I understand that most statistical methods focus on predicting common occurrences, but are there any tests that would predict outliers? Essentially I would want to know what outside variables stand out for outliers as opposed to "normal" values. An improvised example being predicting a stellar performance on a game (10+ points) rather than 0-9.9 points. I would then want to figure out which physical traits (out of lets say, 200) are abnormal for individuals with a stellar score rather than anything less.

I've gotten some significant results that lower AIC using logistic regression (1 = outlier, 0 = not), but I'm not completely sure if it will hold up in the long run or if it is even appropriate to recode the continuous variables into binary ones.


2 Answers 2


Quantile regression can predict various quantiles. If you choose a high (or low) quantile, that might get at what you want. It depends on how "out" the outlier is.

Tree methods could also work, with appropriate options.

  • 1
    $\begingroup$ I have no idea how I haven't heard of quantile regression. That seems to be the closest I can get to what I need. Much appreciated! $\endgroup$
    – atamalu
    Commented May 28, 2017 at 23:27

Parametric statistical tests make assumptions about the distributions of the variables involved (nonparametric tests make assumptions about the distributions of ranks of the data). These distributions describe the probability not only of "common occurrences" but of rare ones. If by "outlier" you mean "uncommon occurrence," then the answer to your question is "yes."

If by "outlier" you specifically mean unlikely values in a predictor variable such as the $x$ in $y = \beta_{0} + \beta_{x}x + \varepsilon$; where $\varepsilon \sim \mathcal{N}\left(0,\sigma_{y|x}\right)$, then not really: the aim of such a model is to explain or predict $y$, not $x$. However, there are techniques (e.g., Cook's D, etc.) for examining the sensitivity of such models to the influence of outliers.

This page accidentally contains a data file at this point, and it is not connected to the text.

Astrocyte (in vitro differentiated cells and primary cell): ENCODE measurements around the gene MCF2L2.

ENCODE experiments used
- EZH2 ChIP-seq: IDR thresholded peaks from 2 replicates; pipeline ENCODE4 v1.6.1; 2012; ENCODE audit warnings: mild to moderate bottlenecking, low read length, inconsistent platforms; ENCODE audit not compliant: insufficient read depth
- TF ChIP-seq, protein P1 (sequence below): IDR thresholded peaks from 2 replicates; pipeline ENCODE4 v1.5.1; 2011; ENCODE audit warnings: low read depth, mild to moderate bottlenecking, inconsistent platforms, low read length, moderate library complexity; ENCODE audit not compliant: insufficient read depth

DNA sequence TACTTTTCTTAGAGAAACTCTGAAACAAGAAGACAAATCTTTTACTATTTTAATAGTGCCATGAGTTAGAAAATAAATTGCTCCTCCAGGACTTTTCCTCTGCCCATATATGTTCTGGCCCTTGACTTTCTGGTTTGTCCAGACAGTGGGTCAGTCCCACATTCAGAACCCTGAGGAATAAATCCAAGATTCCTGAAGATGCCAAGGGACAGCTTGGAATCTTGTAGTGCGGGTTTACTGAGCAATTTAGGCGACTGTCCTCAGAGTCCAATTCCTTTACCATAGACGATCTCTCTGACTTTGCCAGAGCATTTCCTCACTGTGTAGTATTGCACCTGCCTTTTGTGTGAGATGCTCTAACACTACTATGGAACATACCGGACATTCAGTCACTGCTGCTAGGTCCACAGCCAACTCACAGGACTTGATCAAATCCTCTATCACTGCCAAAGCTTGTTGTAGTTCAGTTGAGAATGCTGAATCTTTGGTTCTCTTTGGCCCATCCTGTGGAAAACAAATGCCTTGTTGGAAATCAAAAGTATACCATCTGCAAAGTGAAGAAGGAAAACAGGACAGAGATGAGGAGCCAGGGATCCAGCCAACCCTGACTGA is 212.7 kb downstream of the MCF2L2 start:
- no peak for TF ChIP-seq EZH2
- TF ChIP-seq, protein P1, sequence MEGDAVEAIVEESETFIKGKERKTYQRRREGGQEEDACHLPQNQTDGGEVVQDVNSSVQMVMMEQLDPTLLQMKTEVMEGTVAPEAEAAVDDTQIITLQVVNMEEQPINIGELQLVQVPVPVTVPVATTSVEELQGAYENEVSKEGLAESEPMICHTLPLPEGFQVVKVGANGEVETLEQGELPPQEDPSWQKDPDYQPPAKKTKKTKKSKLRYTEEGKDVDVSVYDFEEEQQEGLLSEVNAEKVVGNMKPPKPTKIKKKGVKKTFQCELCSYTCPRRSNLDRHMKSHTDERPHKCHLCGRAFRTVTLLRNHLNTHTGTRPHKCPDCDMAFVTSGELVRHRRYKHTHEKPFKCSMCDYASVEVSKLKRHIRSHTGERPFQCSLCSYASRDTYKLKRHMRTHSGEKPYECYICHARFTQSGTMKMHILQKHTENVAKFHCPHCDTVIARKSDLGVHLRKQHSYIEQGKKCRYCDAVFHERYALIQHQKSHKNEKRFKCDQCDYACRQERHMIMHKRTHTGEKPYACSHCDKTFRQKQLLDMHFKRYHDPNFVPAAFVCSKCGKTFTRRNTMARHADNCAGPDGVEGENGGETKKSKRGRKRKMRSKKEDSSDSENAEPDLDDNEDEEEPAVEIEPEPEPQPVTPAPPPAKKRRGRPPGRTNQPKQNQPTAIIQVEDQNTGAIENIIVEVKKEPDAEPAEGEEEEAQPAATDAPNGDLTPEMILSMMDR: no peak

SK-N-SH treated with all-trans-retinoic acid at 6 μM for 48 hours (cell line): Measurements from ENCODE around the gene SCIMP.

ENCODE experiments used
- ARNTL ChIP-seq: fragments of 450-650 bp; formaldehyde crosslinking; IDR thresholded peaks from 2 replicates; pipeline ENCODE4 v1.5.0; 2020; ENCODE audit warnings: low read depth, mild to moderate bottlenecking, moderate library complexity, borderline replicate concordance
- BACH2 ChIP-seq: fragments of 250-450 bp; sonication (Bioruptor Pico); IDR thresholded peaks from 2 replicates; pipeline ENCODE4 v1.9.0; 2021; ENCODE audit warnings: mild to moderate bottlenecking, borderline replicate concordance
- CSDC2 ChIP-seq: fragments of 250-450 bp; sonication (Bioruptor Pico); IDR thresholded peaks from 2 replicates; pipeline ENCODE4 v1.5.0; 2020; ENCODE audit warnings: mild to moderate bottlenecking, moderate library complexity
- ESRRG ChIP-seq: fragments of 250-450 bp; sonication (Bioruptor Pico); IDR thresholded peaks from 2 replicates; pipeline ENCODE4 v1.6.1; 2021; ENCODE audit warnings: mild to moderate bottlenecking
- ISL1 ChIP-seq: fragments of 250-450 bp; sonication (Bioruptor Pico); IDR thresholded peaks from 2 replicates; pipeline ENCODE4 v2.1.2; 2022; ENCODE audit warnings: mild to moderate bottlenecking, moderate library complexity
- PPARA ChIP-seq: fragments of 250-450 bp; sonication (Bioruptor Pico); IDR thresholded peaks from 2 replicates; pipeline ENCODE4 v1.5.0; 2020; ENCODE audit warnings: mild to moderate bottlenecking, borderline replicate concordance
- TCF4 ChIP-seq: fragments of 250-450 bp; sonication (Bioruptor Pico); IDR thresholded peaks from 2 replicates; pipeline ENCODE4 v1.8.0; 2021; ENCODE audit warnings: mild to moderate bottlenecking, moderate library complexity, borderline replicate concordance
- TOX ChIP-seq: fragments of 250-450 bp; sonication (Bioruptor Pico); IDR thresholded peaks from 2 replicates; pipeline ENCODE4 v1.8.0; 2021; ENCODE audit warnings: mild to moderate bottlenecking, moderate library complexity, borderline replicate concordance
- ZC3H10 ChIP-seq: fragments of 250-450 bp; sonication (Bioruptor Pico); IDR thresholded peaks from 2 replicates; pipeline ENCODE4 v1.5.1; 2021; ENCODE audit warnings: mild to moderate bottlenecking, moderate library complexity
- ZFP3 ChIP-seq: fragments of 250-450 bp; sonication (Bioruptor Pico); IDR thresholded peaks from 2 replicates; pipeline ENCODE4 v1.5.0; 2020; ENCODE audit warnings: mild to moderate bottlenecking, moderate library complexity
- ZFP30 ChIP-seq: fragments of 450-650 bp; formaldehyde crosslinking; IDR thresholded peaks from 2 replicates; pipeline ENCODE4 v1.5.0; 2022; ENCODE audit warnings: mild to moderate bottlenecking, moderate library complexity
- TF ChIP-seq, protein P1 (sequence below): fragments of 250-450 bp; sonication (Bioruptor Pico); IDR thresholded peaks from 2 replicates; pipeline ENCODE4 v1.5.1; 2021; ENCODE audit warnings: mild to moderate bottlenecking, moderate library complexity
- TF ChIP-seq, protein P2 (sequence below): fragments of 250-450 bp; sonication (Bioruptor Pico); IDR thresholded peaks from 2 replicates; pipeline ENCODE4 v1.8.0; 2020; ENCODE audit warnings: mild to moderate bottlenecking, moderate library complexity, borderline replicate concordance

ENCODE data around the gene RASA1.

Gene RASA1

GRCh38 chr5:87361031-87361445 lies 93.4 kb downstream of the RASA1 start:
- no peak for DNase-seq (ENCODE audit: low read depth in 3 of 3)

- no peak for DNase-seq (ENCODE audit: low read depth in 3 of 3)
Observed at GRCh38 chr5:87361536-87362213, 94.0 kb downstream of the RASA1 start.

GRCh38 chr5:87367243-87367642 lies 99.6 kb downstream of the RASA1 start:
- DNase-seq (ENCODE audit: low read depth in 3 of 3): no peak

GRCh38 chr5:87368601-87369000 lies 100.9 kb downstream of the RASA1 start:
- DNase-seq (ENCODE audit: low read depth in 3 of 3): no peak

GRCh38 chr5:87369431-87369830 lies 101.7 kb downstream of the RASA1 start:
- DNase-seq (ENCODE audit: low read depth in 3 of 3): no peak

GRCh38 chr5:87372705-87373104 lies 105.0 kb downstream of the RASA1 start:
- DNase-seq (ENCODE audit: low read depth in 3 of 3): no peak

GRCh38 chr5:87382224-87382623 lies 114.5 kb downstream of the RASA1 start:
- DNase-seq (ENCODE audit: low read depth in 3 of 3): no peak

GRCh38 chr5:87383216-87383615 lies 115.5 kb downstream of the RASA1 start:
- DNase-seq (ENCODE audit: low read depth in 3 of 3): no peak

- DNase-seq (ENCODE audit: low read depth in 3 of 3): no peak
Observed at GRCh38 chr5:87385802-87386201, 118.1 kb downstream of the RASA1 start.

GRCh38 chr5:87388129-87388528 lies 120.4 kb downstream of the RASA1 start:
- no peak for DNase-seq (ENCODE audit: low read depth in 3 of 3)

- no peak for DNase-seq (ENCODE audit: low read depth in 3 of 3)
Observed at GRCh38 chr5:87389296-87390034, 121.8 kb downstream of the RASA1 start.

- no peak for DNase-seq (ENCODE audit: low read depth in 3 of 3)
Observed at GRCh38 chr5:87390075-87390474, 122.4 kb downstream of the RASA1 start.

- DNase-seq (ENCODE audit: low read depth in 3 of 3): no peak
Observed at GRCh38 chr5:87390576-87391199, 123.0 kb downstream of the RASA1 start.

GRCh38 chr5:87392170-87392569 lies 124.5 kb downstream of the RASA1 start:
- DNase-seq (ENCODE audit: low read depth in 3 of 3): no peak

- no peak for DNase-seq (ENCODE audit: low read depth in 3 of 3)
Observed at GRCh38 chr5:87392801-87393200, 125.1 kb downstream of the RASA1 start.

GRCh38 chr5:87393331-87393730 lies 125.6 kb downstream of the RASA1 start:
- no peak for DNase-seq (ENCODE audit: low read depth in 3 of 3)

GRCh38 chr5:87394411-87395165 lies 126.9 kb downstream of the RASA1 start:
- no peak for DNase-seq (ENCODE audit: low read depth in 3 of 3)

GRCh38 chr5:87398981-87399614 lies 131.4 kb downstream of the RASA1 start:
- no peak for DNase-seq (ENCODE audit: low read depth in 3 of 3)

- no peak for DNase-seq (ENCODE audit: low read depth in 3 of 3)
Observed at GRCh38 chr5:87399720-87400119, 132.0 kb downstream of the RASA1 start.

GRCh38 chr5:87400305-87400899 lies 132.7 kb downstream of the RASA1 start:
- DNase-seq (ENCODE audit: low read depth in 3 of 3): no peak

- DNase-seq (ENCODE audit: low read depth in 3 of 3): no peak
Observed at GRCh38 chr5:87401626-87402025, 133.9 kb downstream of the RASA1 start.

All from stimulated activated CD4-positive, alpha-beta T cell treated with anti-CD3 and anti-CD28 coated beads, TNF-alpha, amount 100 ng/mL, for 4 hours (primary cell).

• $\begingroup$ In the equation for $y$ did you really mean that second equal sign? $\endgroup$ Commented May 27, 2017 at 5:20
  • $\begingroup$ I am sure the second equal sign should be a plus sign. I think the answer describes outliers well and provides a means for detecting outliers in regression. There are many ways to detect outliers depending on the type of model and the assumptions. But if the OP is asking about predicting that the next observation will be an outlier is not possible if observations occur at random. If the successive observations are highly correlated possibly the occurrence of an outlier might increase the probability that the next observation will be one too. $\endgroup$ Commented May 27, 2017 at 8:24
  • $\begingroup$ @MichaelChernick I have been working on boot-strapping re-infected residuals where outliers effectively contribute to the probability distribution of forecasts via monte-carlo . This also includes probability densities for any significant predictor variables in the model. This approach works for both cross-sectional and time series data. $\endgroup$
    – IrishStat
    Commented May 27, 2017 at 11:49
  • $\begingroup$ With my comment I was thinking that the only way to predict an outlier would be through some sort time series model. $\endgroup$ Commented May 27, 2017 at 13:45
  • $\begingroup$ @MichaelChernick So sorry: that was a typo. Thank you. $\endgroup$
    – Alexis
    Commented May 28, 2017 at 1:23

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